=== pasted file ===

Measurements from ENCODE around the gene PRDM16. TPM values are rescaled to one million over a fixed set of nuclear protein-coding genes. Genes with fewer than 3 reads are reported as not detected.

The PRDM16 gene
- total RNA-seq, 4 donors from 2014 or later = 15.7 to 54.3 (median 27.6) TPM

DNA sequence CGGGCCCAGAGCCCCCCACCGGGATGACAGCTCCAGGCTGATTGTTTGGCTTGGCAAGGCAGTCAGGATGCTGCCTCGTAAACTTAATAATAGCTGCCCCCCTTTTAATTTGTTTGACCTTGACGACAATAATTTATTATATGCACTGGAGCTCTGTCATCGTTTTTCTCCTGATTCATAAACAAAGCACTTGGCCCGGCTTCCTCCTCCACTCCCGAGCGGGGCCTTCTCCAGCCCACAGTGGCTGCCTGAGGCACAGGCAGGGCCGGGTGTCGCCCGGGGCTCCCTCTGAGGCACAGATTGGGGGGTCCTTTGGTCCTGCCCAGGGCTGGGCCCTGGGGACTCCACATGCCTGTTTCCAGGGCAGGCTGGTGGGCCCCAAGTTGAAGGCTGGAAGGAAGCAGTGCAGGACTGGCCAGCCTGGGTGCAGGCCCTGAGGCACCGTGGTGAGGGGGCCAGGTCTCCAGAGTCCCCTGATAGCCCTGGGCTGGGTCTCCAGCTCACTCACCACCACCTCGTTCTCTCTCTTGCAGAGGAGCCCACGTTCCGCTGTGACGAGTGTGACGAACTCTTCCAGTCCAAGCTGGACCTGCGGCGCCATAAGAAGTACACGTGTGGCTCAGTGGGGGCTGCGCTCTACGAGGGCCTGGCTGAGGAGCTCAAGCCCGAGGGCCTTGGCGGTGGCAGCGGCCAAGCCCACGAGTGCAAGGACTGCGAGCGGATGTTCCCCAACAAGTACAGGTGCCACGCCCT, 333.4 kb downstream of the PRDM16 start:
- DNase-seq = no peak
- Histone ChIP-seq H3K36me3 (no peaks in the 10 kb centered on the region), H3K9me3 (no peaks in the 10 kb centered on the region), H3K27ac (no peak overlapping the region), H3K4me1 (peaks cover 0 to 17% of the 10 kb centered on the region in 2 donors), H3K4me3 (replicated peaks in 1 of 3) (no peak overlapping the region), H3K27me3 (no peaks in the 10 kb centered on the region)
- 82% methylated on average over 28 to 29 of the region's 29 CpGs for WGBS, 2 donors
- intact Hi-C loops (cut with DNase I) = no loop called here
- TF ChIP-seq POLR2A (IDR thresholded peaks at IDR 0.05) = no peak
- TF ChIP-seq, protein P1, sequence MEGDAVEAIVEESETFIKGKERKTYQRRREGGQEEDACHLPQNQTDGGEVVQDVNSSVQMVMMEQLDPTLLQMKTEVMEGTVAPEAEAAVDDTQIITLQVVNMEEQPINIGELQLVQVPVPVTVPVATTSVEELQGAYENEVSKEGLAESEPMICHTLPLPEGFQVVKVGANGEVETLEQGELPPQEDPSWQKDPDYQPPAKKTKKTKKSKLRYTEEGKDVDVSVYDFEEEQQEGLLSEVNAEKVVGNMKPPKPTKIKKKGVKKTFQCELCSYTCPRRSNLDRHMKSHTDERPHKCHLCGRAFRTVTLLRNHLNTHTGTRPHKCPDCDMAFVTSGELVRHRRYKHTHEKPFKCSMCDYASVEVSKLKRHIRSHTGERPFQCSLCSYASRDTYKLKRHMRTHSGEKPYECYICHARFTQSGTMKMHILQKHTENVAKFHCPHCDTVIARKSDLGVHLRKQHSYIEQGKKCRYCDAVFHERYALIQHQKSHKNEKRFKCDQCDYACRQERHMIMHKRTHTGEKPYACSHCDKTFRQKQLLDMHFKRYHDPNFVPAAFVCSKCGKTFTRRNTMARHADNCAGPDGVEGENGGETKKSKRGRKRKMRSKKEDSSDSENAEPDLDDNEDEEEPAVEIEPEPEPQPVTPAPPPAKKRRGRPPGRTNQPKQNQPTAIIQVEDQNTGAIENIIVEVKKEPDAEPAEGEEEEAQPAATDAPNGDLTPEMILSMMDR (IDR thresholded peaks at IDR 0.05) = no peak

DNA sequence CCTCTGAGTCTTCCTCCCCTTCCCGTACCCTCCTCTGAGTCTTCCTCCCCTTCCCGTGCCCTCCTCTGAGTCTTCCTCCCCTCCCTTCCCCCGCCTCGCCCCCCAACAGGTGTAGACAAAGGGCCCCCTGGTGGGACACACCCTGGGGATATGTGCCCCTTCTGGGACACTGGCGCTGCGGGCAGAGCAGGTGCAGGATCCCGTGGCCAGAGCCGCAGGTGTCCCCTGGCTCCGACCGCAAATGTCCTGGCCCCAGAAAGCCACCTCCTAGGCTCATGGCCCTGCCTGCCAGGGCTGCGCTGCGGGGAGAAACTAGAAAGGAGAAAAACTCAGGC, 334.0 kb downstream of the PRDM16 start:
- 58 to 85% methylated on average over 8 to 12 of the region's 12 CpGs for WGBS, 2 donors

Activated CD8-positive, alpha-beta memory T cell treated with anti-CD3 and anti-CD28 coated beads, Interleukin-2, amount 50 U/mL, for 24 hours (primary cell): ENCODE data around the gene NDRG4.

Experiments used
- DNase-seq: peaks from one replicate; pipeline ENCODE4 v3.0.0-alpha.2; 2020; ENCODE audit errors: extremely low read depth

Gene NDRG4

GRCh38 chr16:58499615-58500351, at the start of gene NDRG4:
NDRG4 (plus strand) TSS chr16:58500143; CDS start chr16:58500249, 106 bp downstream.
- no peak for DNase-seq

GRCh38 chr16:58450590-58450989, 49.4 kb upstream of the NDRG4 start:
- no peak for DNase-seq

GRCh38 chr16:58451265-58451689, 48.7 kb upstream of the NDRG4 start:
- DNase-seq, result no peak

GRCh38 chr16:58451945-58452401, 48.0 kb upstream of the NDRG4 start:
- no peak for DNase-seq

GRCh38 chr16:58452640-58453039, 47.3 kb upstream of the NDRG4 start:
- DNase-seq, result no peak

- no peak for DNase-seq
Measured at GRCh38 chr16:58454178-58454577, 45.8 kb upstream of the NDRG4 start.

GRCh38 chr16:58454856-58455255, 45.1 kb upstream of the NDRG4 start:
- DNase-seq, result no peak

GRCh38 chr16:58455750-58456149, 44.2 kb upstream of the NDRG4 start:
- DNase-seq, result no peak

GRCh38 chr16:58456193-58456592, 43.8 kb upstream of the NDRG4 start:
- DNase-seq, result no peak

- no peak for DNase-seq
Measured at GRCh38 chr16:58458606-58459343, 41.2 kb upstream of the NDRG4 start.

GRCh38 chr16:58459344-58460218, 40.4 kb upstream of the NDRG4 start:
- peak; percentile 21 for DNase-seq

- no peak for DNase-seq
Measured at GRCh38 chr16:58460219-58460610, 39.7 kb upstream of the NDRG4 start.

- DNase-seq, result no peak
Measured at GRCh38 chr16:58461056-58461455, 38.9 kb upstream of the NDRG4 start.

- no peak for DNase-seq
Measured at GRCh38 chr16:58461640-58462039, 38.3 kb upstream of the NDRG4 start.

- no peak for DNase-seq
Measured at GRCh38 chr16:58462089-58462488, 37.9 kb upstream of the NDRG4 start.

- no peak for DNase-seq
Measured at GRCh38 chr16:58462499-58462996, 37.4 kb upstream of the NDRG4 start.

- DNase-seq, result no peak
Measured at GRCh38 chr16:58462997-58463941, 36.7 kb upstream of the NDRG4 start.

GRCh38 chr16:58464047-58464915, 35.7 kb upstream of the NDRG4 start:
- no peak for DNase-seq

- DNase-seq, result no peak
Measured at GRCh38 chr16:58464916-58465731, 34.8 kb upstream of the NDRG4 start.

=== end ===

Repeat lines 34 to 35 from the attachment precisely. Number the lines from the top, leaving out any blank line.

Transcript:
GRCh38 chr16:58456193-58456592, 43.8 kb upstream of the NDRG4 start:
- DNase-seq, result no peak